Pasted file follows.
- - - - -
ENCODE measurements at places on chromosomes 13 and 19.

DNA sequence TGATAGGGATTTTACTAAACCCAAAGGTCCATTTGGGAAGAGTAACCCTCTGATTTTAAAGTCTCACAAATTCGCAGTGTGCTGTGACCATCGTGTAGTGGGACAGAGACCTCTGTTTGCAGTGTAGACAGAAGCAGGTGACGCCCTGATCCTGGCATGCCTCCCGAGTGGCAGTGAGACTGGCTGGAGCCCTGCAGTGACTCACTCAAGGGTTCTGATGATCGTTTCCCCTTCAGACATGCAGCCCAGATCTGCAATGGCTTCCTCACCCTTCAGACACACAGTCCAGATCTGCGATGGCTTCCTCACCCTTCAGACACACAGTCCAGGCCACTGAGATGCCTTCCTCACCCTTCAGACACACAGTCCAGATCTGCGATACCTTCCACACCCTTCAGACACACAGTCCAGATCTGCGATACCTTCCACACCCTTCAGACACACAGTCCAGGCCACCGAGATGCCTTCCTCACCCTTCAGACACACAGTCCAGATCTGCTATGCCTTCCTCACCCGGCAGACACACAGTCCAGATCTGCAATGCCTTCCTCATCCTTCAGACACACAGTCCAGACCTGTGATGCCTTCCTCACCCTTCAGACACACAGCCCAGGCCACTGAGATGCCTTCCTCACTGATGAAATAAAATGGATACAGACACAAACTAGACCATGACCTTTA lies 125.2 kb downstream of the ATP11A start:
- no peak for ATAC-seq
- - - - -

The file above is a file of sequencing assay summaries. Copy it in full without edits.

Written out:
ENCODE measurements at places on chromosomes 13 and 19.

DNA sequence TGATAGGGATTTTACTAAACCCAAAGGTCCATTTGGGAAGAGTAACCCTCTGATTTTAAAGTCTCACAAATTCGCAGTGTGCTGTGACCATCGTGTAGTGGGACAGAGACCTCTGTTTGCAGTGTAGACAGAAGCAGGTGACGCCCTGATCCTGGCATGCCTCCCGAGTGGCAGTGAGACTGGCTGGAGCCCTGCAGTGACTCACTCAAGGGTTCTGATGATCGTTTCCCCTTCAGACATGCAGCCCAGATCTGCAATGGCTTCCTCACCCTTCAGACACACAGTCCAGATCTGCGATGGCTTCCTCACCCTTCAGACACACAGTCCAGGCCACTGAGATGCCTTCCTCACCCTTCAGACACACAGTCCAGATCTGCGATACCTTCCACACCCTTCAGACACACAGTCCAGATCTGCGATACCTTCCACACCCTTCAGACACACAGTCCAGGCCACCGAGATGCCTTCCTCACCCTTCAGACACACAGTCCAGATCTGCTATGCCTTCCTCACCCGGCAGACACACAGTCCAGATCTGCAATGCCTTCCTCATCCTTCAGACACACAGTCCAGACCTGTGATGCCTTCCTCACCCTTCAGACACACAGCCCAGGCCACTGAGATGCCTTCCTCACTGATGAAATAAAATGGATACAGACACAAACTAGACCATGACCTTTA lies 125.2 kb downstream of the ATP11A start:
- no peak for ATAC-seq